"He was his own kind of weird," said longtime friend Jim Dees, host of Oxford's Thacker Mountain Radio program. "He was poetry in motion, but it didn't rhyme. It's free verse in motion."
The film-festival "Ronzo Award" honor is logical: An ardent movie aficionado and a fan of documentaries in particular, Mr. Shapiro first made his mark on Oxford with the Hoka theater, a cotton warehouse-turned-art cinema that showed important independent films that even Memphis wouldn't book. (In fact, the Oxford filmfest has indirectly honored Mr. Shapiro since its founding in 2003: Just as an Academy Award is an "Oscar," an Oxford Film Festival award is a "Hoka.")
Wednesday, the action figure wasn't the only reminder in Oxford Square of Mr. Shapiro's impact. The doors of Square Books were decorated with black ribbon in acknowledgment of Mr. Shapiro's death, and a "We Love Ronzo" declaration was posted on the sign outside The End of All Music, a record store.
Many friends expressed their thoughts on social media. "I will miss you most of all..." tweeted "Chasing Amy" actress and one-time Oxford resident Joey Lauren Adams, borrowing Dorothy's farewell to the Scarecrow from "The Wizard of Oz."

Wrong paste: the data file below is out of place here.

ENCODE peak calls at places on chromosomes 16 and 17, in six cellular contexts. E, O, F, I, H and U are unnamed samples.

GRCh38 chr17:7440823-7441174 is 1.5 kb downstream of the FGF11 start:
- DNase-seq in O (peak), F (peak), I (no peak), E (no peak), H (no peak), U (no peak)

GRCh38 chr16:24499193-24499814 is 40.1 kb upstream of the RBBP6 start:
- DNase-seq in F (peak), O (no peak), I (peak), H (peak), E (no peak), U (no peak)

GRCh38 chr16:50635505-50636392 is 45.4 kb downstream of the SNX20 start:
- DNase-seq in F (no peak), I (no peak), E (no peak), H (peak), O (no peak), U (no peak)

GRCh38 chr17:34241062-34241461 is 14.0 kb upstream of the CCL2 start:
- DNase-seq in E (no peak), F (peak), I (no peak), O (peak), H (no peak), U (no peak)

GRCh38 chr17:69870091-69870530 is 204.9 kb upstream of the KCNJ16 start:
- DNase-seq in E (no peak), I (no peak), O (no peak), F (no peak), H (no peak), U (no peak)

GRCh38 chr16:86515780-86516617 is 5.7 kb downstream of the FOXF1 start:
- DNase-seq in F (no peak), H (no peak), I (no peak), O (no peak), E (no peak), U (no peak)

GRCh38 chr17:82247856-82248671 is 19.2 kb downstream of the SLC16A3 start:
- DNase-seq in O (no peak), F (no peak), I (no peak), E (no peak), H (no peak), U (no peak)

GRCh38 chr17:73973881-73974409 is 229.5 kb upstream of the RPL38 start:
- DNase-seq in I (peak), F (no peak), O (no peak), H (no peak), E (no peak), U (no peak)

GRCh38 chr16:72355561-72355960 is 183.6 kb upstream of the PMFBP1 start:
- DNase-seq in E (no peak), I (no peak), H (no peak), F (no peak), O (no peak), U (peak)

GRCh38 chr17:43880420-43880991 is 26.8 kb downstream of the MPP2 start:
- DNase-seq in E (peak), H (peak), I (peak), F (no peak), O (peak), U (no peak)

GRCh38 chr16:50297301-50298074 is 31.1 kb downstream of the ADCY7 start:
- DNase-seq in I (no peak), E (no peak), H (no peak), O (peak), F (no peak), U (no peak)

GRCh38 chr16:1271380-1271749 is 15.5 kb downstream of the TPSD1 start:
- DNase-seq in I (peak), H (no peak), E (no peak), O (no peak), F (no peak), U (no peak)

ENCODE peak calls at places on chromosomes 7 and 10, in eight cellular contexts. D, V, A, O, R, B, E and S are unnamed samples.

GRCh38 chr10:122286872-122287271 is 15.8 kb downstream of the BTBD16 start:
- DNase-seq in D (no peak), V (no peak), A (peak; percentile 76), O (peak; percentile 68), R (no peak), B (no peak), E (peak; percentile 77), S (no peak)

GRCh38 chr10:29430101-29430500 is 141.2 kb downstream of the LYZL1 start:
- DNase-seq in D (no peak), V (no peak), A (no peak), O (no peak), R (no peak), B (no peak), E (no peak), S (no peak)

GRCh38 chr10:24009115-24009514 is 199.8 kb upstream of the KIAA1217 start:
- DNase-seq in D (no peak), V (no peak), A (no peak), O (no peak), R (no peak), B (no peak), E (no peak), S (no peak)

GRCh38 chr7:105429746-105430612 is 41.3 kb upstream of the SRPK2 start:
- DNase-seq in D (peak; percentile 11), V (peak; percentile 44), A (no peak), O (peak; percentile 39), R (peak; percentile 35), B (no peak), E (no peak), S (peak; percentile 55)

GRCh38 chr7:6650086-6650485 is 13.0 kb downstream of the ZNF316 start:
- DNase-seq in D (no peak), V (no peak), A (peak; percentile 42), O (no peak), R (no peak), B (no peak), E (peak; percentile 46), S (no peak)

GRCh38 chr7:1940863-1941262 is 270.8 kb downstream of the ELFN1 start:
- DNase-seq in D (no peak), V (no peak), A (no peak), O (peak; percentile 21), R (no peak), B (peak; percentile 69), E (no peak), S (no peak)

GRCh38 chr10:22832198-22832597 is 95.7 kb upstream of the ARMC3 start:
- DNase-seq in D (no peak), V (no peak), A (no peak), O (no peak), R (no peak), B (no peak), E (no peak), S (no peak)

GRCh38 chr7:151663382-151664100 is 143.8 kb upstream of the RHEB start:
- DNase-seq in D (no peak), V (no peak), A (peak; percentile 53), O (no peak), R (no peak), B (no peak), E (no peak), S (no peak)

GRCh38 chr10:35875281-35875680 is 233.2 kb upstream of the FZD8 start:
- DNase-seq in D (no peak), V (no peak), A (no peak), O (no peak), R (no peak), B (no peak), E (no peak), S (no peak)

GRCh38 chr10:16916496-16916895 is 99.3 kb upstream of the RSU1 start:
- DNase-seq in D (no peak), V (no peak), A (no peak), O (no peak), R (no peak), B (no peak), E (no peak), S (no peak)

Even the Oxford Police Department took time off from notices about accident reports and active shooter training to tweet: "RIP to local legend, Ron Shapiro."
Speaking in metaphorical superlatives, Square Books owner Richard Howorth, a former mayor of Oxford, said Mr. Shapiro was "definitely larger than life. He was our mascot, our mayor, our cultural ambassador... our conscience and our guide for many, many purposes, but mostly for how to be."
He said Mr. Shapiro lived "a spartan lifestyle" and "didn't care about luxury," but was "generous and kind, and always connected with people."
With a sartorial flair that combined hippie and Hobbit, a passion for original art and organic food, and an inexpungible if not necessarily illegal smile, Mr. Shapiro relocated to Oxford in the 1970s, lured by a girlfriend. The romantic relationship ended, but the romance with the city never did.
Born in St. Louis, Mr. Shapiro was a Vietnam-era veteran (he spent the war behind a desk in Korea) who pursued his love of cinema after he left the service, operating art-house movie theaters in such seemingly unlikely locations as Idaho, Montana and Wyoming.
In Oxford, Mr. Shapiro "took over a small cotton warehouse and started showing W.C. Fields and Fellini," Dees said. That warehouse became the Hoka, which Mr. Shapiro operated until 1997, along with a connected eatery, the Moonlite Cafe, which enabled Mr. Shapiro to introduce bagels to a town that at the time was lacking in non-Southern cuisine.